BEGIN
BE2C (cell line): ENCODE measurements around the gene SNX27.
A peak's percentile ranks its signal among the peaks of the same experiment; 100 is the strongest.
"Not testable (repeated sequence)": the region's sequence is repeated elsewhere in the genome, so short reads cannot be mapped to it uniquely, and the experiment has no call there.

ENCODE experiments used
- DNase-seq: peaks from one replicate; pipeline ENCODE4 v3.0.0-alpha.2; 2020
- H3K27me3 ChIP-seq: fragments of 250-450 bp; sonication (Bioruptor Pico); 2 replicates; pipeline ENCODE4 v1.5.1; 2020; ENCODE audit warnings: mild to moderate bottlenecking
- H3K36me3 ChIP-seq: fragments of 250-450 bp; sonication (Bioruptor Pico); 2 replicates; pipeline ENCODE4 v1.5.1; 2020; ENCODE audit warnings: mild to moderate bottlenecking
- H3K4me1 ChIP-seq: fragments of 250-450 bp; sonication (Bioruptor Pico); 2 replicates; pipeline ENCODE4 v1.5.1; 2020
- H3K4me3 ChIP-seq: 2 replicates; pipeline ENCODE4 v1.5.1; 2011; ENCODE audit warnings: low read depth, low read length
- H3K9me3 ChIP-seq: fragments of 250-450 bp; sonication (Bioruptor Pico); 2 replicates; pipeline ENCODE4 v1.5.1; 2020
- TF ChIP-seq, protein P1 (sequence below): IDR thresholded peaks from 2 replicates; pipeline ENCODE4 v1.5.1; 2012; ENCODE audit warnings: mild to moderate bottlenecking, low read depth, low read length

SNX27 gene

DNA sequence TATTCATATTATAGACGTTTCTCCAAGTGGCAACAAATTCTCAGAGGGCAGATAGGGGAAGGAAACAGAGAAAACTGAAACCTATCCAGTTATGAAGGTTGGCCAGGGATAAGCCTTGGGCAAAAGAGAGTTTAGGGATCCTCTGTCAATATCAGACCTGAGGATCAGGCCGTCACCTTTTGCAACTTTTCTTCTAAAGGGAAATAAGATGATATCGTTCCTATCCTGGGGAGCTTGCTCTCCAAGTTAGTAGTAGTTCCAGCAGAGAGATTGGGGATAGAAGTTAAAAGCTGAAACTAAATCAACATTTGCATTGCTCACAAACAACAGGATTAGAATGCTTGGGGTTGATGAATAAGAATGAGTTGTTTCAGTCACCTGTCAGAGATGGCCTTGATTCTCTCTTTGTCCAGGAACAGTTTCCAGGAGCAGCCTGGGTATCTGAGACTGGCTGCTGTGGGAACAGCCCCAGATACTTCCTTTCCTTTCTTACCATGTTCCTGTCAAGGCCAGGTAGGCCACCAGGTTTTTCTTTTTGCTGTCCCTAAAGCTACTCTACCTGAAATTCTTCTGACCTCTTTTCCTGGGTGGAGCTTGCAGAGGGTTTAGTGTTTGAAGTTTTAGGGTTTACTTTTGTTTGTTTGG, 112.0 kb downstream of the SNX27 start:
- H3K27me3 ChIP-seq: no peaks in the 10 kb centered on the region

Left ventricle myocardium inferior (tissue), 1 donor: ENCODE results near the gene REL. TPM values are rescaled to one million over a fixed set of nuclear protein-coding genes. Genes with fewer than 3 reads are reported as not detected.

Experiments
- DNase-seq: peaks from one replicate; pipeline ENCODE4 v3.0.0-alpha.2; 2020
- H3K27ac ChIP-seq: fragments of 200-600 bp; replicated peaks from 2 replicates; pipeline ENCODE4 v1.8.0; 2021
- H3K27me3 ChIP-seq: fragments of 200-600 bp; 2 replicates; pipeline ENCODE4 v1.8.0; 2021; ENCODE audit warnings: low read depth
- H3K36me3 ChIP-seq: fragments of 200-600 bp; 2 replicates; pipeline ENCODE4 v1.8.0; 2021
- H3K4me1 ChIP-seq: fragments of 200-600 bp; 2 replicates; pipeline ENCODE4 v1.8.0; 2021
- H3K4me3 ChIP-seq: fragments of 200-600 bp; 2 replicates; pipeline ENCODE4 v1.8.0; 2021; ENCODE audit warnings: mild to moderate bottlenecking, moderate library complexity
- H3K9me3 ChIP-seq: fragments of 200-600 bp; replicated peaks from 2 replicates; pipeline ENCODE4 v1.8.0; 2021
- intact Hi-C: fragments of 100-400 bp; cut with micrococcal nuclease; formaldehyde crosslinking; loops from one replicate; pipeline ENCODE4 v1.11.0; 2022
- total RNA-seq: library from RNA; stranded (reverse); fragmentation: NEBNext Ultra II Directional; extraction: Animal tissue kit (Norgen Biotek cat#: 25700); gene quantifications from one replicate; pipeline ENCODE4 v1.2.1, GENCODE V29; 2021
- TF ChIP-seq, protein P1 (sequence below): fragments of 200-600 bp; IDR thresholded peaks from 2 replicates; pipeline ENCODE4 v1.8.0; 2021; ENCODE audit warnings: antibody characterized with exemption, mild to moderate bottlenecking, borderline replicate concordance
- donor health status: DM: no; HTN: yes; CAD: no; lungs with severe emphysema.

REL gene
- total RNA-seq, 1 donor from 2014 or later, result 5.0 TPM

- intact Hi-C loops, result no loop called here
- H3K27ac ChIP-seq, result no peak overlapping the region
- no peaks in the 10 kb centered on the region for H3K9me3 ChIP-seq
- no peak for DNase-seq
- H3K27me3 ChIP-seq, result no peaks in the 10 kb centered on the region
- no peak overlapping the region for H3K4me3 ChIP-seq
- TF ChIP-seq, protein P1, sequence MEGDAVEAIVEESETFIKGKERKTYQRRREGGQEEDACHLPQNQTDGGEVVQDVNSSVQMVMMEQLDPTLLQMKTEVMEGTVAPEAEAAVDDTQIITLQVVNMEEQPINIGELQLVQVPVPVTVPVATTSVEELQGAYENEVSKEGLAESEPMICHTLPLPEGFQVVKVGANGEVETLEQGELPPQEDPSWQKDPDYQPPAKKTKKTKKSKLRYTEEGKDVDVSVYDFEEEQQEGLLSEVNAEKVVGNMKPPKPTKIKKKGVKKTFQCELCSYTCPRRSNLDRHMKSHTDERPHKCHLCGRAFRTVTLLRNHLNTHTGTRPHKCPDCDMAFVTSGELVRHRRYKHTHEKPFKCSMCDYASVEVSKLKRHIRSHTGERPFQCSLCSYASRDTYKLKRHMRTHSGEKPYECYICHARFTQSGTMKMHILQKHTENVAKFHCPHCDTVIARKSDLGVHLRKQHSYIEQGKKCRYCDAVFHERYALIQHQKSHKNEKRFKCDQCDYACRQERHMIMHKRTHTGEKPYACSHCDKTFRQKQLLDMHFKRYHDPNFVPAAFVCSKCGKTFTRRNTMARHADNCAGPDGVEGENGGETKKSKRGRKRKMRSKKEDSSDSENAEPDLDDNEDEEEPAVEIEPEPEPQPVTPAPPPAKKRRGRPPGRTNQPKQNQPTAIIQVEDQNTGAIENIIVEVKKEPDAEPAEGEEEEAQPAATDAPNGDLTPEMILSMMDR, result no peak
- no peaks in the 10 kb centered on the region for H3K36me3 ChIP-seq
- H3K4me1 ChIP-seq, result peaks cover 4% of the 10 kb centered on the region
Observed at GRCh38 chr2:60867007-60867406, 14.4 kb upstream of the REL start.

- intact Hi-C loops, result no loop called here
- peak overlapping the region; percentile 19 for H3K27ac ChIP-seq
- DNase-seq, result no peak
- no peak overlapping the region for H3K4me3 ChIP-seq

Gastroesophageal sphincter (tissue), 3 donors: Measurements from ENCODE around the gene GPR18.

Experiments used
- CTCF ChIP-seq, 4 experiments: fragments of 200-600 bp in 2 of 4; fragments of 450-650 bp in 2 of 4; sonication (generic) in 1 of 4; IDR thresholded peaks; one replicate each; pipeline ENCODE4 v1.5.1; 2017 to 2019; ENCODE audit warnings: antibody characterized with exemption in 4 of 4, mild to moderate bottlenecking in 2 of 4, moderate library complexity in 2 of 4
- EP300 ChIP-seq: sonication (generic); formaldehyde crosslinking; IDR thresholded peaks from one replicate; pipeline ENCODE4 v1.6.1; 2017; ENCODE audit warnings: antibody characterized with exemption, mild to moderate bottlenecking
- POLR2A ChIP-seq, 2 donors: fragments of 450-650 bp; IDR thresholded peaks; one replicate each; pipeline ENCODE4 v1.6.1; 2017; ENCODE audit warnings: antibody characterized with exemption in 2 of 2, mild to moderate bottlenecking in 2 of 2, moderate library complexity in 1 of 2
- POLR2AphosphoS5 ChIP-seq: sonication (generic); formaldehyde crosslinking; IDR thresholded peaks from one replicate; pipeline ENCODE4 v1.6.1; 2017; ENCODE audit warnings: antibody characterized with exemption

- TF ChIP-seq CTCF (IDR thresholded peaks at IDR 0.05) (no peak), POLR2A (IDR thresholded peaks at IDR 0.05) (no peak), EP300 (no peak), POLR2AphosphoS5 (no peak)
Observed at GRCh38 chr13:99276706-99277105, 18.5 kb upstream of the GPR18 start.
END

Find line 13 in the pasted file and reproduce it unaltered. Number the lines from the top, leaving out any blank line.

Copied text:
DNA sequence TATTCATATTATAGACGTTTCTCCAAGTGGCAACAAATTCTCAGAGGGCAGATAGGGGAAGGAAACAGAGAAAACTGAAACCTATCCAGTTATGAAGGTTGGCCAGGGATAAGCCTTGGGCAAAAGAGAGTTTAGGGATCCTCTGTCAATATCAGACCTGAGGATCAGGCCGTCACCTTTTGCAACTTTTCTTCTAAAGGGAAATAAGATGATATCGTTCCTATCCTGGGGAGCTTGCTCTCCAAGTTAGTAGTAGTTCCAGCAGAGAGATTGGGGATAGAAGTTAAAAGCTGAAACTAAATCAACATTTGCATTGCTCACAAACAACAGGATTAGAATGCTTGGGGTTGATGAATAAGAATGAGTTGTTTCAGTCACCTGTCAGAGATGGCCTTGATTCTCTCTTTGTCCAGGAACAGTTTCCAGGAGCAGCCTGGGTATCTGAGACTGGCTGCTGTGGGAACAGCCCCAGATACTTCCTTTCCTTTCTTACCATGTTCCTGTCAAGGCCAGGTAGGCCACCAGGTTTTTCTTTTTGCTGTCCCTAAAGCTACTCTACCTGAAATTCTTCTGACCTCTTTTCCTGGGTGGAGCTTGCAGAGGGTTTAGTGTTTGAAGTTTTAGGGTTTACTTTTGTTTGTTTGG, 112.0 kb downstream of the SNX27 start: